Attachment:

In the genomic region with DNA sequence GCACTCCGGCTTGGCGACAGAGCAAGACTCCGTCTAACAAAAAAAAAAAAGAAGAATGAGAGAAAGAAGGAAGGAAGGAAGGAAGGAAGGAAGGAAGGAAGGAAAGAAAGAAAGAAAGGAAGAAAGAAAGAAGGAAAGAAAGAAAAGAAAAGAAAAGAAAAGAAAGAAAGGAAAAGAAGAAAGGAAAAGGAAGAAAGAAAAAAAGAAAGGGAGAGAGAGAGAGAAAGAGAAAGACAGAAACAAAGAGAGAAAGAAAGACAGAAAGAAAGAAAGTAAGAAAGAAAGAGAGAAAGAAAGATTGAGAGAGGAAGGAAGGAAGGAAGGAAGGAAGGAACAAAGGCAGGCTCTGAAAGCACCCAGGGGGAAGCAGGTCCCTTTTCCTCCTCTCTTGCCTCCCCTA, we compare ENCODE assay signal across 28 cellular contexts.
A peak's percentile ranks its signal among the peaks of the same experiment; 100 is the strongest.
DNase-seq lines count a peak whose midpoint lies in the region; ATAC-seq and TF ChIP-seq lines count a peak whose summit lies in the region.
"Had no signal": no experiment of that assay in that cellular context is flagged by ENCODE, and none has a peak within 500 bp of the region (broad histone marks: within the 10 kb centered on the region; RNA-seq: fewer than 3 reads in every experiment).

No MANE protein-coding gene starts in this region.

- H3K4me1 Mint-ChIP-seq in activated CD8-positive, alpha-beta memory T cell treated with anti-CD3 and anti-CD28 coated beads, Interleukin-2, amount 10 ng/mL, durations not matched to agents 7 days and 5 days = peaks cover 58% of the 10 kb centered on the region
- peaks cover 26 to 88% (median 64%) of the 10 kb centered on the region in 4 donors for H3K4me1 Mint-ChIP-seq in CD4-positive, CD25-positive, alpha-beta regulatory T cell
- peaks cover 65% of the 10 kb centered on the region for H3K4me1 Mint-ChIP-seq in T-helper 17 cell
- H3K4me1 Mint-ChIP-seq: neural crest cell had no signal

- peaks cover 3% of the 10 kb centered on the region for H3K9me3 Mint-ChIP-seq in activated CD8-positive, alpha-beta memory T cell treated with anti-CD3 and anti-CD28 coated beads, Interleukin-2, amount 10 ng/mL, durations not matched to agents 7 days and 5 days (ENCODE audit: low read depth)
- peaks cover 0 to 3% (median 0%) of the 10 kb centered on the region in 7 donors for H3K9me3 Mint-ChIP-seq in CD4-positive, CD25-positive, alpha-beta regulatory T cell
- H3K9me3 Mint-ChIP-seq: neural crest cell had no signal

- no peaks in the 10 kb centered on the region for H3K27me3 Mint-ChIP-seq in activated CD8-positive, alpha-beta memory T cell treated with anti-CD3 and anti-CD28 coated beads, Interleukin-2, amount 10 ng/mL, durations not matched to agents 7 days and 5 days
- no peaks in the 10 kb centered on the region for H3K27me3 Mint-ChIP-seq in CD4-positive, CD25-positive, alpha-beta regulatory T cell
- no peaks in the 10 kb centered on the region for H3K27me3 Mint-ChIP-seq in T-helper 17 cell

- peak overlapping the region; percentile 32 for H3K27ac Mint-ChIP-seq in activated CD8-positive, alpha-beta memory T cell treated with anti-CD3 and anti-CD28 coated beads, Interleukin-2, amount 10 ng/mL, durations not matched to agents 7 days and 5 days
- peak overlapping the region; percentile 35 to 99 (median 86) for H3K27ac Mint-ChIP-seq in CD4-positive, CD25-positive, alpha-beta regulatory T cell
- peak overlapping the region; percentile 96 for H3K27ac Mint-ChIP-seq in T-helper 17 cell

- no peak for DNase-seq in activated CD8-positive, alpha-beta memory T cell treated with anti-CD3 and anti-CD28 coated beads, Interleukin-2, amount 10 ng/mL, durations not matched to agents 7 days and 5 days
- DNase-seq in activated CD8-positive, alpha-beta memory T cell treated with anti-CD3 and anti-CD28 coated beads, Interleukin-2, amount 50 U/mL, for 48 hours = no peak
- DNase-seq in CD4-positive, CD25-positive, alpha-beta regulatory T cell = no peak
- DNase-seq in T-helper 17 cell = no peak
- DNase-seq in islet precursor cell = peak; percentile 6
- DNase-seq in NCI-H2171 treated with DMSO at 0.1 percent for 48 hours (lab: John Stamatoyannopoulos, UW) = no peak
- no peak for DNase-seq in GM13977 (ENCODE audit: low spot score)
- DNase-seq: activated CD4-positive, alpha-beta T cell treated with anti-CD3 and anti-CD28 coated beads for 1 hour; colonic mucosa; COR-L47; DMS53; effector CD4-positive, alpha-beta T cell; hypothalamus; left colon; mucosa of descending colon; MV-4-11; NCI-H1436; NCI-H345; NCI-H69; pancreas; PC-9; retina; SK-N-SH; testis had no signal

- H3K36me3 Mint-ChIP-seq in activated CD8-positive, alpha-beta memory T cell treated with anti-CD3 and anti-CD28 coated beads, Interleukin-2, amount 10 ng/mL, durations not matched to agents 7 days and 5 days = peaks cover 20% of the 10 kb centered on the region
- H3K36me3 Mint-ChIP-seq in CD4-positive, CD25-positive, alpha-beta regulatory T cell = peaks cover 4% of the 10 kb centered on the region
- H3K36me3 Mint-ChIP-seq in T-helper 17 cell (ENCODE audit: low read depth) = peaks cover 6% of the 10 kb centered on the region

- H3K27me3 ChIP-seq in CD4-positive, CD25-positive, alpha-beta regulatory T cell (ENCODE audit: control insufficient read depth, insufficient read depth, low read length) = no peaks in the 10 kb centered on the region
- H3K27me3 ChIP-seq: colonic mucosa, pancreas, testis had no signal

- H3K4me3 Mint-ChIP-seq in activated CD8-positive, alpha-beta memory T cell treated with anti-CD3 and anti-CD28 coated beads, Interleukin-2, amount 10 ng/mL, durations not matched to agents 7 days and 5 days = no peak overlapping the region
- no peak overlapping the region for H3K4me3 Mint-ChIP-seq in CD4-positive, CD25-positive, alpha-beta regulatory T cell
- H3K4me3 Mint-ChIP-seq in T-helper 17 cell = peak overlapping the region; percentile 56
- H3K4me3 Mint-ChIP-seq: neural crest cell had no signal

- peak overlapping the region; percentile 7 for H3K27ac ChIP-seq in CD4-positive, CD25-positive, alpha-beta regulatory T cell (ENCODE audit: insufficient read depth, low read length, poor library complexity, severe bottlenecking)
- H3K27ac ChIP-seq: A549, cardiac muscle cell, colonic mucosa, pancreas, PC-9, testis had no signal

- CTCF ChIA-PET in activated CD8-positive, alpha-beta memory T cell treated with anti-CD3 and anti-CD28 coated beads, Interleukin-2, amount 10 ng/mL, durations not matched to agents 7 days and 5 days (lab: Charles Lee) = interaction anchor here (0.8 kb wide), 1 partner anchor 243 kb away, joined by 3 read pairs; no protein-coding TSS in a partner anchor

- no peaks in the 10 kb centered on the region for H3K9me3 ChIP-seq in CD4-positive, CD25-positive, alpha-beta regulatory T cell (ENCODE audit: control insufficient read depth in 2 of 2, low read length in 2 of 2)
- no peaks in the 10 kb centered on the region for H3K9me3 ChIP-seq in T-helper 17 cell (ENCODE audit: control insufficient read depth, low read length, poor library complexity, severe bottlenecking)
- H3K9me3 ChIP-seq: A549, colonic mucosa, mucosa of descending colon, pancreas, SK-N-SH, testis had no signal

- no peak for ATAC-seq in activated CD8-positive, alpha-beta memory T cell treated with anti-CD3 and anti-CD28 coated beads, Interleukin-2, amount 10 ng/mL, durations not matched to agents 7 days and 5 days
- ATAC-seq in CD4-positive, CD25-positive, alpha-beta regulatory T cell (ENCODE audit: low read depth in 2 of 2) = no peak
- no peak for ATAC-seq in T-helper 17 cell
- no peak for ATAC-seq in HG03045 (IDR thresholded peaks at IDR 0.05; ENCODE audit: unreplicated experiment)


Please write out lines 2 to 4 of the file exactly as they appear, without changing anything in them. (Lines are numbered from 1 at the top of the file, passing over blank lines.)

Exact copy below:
A peak's percentile ranks its signal among the peaks of the same experiment; 100 is the strongest.
DNase-seq lines count a peak whose midpoint lies in the region; ATAC-seq and TF ChIP-seq lines count a peak whose summit lies in the region.
"Had no signal": no experiment of that assay in that cellular context is flagged by ENCODE, and none has a peak within 500 bp of the region (broad histone marks: within the 10 kb centered on the region; RNA-seq: fewer than 3 reads in every experiment).